Cost of bailout for Newbridge credit union to top €57m
THE full cost of the bailout of the controversial Newbridge Credit Union is set to top €57m, it can be revealed for the first time.
The Kildare credit union was transferred to Permanent TSB after a late-night High Court sitting on a Sunday night in November. Taxpayers were forced to stump up €54m to cover Permanent TSB's costs for taking over savings and loans. There is no longer a credit union in the town.
Central Bank executives had been trying to merge Newbridge with nearby Naas Credit Union, but in the end the deal fell through after the board of Naas rejected the tie-up.
The Irish Independent has learned that Naas has been given €750,000 by the Central Bank to cover its costs after it spent the summer considering the merger.
Accounts for Naas, seen by the Irish Independent, show that in the year up to September it had received €467,000 from the Central Bank to cover its third-party costs due to the botched merger. A further €283,000 has been paid since.
A Central Bank spokeswoman said: "We can confirm that the €467,000 was paid and that it is included in Naas CU accounts up to September.
"And we can confirm that additional funds have been paid since that date, and will be reported in Naas's accounts next year."
The final figure for saving Newbridge Credit Union also includes €1.7m that is to go to accountant Luke Charleton of Ernst & Young.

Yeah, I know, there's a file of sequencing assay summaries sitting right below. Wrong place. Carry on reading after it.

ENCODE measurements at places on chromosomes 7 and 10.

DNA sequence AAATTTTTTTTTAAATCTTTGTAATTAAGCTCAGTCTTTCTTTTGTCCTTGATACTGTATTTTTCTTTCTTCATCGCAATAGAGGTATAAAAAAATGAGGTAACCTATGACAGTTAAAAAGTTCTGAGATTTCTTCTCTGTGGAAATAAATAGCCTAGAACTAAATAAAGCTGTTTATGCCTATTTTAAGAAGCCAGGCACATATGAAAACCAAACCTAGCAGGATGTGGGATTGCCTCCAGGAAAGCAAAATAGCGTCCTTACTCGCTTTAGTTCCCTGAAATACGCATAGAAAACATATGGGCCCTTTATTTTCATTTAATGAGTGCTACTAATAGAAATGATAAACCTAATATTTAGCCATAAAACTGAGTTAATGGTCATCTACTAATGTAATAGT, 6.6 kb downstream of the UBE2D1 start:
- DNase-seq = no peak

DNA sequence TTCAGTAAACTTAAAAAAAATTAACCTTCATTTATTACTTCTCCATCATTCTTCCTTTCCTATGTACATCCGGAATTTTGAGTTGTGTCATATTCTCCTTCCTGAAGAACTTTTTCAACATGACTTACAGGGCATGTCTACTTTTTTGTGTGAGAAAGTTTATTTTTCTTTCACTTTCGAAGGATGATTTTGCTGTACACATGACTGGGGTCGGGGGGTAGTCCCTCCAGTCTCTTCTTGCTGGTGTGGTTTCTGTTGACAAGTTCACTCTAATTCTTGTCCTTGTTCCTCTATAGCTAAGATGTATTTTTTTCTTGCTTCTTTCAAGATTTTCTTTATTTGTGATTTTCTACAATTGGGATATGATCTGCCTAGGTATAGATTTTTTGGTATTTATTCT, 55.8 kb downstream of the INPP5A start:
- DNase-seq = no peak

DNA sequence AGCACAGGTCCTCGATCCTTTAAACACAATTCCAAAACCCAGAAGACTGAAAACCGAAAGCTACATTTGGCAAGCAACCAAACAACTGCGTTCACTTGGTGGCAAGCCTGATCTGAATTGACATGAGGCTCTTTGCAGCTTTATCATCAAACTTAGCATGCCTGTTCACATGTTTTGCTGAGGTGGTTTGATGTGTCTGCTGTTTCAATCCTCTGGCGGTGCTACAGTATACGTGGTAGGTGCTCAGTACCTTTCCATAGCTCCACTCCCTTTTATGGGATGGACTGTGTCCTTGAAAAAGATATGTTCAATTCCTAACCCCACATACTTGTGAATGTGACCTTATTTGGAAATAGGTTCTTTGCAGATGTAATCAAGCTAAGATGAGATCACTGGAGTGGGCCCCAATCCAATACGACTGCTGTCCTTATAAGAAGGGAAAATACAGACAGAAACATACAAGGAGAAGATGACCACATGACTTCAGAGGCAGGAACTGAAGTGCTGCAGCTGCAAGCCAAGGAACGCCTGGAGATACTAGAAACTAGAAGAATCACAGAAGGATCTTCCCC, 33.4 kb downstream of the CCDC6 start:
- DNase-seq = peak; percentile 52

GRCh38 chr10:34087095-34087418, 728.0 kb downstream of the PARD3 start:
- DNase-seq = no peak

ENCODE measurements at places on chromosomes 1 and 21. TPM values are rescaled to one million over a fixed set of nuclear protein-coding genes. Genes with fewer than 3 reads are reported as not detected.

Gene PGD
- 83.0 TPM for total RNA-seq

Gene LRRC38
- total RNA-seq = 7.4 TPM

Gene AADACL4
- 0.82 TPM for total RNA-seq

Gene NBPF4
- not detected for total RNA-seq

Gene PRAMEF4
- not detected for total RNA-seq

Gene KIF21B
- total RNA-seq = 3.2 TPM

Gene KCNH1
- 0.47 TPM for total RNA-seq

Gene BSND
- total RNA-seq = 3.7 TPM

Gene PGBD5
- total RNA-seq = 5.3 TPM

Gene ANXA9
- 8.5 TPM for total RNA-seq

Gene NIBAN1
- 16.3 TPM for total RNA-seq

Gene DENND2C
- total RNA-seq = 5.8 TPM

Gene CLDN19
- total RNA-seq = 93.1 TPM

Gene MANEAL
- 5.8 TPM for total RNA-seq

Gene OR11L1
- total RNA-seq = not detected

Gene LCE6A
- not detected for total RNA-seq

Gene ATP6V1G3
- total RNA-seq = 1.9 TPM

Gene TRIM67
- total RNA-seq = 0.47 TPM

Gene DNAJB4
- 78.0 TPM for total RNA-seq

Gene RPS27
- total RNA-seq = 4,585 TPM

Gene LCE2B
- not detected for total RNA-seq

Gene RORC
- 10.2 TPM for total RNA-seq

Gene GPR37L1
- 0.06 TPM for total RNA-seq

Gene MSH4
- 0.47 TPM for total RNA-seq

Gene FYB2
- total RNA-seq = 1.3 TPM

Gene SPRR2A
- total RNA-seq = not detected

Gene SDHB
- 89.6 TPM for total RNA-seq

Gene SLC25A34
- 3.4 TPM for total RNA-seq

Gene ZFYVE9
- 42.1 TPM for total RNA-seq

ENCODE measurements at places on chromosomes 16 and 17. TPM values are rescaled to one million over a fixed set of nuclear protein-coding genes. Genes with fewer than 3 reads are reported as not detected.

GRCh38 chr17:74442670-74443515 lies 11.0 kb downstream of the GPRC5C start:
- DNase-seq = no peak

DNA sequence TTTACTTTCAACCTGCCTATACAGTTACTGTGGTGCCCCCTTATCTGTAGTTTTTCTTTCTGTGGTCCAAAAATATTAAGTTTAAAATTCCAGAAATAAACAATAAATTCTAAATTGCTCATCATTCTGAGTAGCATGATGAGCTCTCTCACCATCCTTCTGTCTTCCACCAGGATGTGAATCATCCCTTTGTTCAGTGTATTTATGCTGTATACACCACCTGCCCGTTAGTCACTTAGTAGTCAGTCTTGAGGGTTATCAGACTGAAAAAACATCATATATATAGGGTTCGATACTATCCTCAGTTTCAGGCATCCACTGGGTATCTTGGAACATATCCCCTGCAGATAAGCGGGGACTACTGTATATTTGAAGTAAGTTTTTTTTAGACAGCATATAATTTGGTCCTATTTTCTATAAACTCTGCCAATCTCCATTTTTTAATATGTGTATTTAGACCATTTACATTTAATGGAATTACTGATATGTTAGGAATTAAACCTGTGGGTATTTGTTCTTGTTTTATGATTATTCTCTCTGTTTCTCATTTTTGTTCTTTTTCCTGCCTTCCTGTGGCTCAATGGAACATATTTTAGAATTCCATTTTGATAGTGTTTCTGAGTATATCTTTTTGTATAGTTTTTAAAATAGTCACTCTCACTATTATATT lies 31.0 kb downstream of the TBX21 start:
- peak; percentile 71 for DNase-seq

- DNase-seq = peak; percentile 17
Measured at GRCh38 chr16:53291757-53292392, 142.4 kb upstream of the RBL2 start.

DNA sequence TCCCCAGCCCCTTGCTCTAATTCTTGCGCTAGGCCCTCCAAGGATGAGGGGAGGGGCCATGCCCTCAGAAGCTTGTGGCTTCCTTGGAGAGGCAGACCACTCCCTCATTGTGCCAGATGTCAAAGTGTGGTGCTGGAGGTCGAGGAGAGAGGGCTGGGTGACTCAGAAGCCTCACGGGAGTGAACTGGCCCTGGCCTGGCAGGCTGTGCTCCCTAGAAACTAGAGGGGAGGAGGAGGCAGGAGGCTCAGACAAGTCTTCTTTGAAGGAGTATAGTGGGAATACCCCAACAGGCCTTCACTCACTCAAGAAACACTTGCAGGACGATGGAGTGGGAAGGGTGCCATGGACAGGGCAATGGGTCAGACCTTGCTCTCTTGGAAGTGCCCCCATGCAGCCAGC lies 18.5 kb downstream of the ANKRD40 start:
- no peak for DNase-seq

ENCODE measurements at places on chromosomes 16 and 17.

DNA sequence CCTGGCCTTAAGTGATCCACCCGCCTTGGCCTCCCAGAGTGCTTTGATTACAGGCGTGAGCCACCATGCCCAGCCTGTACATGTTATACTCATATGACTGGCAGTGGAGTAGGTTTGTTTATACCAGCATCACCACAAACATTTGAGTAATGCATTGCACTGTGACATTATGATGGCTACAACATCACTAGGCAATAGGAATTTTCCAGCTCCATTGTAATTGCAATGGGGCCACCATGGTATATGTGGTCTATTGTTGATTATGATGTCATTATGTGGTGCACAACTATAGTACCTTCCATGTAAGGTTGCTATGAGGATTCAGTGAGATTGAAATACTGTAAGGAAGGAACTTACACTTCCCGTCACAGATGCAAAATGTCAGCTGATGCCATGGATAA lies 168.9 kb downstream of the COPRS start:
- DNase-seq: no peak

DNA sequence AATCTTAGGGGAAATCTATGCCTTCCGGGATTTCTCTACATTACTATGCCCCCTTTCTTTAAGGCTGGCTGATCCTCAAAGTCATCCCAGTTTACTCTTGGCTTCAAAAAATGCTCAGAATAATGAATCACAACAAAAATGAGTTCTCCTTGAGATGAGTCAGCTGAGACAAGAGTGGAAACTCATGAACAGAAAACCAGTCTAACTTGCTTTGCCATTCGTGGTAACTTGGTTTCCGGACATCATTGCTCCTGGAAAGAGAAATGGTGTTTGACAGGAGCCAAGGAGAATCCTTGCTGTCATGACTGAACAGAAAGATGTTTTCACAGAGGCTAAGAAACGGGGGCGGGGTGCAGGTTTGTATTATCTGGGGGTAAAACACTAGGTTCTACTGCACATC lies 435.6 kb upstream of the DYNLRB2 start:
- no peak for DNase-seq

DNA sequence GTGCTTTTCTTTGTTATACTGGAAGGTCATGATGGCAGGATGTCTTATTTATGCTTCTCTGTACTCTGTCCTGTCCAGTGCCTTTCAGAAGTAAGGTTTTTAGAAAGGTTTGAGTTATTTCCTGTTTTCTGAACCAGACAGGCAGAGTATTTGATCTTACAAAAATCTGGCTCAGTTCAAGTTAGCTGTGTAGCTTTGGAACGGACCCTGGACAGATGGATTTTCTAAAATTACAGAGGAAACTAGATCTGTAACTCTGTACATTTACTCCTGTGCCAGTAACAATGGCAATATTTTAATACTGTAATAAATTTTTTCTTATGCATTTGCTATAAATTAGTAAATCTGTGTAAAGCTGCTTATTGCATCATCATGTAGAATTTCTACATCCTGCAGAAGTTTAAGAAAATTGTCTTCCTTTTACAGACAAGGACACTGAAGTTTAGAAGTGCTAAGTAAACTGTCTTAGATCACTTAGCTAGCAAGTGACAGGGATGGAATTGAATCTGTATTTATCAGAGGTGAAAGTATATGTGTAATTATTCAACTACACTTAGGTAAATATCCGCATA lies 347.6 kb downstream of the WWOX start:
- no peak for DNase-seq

Mr Charleton was appointed a special manager to Newbridge Credit Union in January 2012, with a view to stabilising the lender and sorting out its future.
And it is understood the Central Bank has incurred legal costs of €500,000, to be paid to a top Dublin law firm as part of the transfer of the Newbridge Credit Union accounts and loans to Permanent and other legal costs.
The €57m cost of the Newbridge rescue has come out of a €250m credit union resolution fund set up by the Department of Finance and managed by the Central Bank.
Newbridge Credit Union's only remaining asset is its Newbridge premises, valued at €3.9m, which will be put up for sale by a liquidator to repay some of the bailout.
The Office of Public Works has considered buying it to house offices of the Department of Social Protection.
Had the merger between Naas and Newbridge gone ahead it would have cost €69m, according to documents submitted to the High Court by the Central Bank.
The payment of what have been called third-party costs to Naas Credit Union for the aborted merger are contained in its latest accounts, showing it made a surplus of €1.5m in the year to September.
And Naas is now planning to extend its geographical reach to entice former members of Newbridge CU to join it.
It is one of a number of credit unions bidding to provide community banking in the town.